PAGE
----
• Paul – Macs in movies demonstrate the marvels of product placement fees.

        I was watching a TV show the other night and two characters were drinking at a table full of Bud Light bottles, all of which had their labels turned toward the camera. Dollars from Bud to the producer made that happen.

      • The problem with that statement is that Macs and Apple iProducts, overall, are not shoddy — and more often than not, Apple has (at least for me) come through with repairs above and beyond the expected. (The second time they fixed my 140 — replacing it with a 145, ’cause they had no 140s left — we both agreed to leave the third-party memory stick out, even though it was Apple-approved, technically, and installed by a licensed Apple dealer. But after that… I have, honestly, never had a Mac die on me without cruel and unusual use. Don’t run SETI@home on a laptop for a year, never letting it sleep…) And, with that parenthetical exception, I’ve never quite run one into the ground. I’ve dropped my first generation iPhone at least a half-dozen times, and it continues to function, I have seen an iPhone with its screen all shattered and held together with some kind of tape — functioning.

        I’m not happy that Apple’s policy makes it more awkward to get to other ebook stores. I am, in fact, refusing to upgrade my apps from the versions which do the more direct link. But annoying policies that were there to get magazine apps to stop making in-app profit without giving Apple a sniff… Doesn’t equal shoddy hardware. Just annoying policy. Amazon has those itself (lack of ability to have a free ebook there at the start), but I don’t call their Kindle shoddy because of it. O:p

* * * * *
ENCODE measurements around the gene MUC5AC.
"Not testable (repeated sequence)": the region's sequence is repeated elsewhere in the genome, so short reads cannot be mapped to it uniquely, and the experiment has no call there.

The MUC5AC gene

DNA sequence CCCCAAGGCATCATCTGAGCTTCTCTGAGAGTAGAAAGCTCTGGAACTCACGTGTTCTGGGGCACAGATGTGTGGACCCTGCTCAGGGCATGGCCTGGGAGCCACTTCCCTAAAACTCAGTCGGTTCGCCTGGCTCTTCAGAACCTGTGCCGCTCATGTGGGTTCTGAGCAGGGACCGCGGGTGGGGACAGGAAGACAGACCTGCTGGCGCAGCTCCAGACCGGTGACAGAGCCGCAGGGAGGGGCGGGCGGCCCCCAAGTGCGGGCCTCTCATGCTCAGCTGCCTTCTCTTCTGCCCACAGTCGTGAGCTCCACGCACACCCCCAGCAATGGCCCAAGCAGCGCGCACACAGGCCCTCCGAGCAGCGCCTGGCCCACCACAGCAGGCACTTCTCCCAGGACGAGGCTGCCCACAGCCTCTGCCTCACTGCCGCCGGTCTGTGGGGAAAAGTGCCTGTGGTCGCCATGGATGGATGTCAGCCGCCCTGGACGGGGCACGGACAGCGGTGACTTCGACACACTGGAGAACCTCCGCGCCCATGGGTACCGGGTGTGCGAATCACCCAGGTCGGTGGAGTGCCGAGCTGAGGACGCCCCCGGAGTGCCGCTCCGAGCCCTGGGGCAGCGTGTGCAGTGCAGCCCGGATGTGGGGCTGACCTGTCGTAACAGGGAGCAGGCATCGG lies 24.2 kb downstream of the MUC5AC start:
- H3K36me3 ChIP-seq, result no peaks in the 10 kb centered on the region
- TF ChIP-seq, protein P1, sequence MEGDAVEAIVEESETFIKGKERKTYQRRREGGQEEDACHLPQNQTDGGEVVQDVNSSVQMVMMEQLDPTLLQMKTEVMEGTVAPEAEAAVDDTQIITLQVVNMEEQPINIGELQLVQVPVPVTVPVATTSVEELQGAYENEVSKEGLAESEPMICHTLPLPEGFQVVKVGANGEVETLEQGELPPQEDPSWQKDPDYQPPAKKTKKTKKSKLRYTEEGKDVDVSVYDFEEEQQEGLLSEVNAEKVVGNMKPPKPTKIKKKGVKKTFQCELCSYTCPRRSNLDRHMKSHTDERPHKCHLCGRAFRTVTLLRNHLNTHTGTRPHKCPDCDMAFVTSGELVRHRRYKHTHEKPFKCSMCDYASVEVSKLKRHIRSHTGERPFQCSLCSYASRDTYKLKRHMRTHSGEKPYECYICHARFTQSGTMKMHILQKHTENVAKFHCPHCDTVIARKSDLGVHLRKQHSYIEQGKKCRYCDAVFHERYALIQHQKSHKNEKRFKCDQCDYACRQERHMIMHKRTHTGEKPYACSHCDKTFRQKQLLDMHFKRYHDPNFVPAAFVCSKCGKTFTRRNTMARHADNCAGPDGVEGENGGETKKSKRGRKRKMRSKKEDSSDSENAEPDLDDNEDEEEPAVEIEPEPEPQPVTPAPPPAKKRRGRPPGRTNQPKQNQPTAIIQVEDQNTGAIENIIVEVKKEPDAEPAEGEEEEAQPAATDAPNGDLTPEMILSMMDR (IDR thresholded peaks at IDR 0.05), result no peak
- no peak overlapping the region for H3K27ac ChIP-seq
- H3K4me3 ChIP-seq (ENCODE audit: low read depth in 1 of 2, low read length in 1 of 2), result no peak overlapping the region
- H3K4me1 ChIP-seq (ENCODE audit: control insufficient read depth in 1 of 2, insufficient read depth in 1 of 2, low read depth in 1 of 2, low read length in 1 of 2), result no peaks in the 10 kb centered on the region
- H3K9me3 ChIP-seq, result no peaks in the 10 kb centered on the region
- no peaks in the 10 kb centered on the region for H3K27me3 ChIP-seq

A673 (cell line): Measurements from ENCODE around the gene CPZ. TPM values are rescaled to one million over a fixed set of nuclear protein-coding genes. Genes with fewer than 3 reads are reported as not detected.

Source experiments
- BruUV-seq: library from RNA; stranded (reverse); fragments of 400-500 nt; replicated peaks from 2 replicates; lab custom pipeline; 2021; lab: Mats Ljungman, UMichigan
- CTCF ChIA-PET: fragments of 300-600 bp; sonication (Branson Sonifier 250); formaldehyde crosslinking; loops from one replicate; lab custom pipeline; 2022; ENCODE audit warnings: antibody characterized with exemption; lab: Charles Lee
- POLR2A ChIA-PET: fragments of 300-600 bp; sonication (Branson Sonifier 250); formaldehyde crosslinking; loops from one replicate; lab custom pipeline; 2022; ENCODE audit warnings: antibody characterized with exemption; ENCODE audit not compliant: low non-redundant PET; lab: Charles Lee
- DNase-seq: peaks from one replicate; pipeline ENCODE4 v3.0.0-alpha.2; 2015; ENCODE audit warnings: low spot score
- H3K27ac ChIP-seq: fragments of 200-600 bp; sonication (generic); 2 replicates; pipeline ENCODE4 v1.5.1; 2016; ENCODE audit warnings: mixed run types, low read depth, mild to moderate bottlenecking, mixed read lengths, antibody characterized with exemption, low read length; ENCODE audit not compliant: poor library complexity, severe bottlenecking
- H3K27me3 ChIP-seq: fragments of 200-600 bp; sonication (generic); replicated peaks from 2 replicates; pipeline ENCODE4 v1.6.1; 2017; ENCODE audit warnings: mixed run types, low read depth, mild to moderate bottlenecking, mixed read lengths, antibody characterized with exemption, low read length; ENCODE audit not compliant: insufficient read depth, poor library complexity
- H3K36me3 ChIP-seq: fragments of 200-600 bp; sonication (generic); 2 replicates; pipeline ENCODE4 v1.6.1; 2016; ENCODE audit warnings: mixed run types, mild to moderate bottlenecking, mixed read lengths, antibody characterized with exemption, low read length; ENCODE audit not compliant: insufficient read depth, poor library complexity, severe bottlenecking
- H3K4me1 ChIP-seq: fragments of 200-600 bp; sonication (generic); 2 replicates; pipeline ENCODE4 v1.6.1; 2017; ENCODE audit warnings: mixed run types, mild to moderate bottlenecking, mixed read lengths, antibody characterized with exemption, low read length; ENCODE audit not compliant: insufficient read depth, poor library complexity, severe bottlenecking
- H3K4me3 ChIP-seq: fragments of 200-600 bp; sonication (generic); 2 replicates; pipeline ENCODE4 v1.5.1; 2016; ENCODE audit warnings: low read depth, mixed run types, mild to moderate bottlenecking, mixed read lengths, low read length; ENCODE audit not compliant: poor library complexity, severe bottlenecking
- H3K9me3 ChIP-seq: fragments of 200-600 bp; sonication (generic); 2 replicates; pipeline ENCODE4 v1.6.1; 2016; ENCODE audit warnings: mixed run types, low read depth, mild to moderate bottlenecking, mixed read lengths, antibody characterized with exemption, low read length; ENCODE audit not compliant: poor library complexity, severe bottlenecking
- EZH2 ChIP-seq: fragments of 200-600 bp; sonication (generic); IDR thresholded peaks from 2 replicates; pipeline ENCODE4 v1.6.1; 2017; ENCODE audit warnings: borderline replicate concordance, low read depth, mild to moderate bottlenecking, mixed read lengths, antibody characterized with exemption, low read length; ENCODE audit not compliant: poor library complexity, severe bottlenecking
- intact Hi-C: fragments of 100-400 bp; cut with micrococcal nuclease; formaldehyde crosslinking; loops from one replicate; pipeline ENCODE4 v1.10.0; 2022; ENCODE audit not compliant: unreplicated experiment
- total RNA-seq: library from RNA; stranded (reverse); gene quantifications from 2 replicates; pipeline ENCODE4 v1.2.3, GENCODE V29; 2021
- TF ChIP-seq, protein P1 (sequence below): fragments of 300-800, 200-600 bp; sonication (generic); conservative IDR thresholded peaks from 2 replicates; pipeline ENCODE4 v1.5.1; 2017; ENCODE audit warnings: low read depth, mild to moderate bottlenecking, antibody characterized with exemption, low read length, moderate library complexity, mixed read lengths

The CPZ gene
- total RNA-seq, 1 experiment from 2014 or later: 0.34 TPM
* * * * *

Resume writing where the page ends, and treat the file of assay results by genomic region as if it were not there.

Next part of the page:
I’ll take Apple sales (via Smashwords) as cheerfully as I take Kindle sales, or Nook sales. (I will also complain about the policy to them, ’cause I am concerned with how this will affect Stanza’s Smashwords link. (I suppose that they could allow browsing of all the free-only work.. If B&N and Amazon think that’s a loophole too, then they could presumably in-app link to their freebie pages… Which would mean that authors would really be behooved to have loss-leaders in the works…)) But I suppose if there are any authors who don’t want their ebooks on a “shoddy” Mac platform, all the more potential readers for me!

        • Beth – I have heard only a handful of people criticize Apple hardware.

          I checked out Apple’s bookstore when it first went up and was underwhelmed. I know a lot of people who use iPads to read Kindle ebooks in part because the Amazon store is so much better.

  4. I’m beginning to think ‘David Gaugrhan’ is the secret pseudonym of my DH.

    Seriously, David, I got this same talk over the weekend from the hubby about getting more content up before the Christmas season starts in earnest. *grin*

  5. I love being right 🙂 Uploaded all my stuff to Smashwords first. It’s a pleasure to use compared to Kindle/Amazon uploading process. Going to keep getting those books out there in the next few weeks.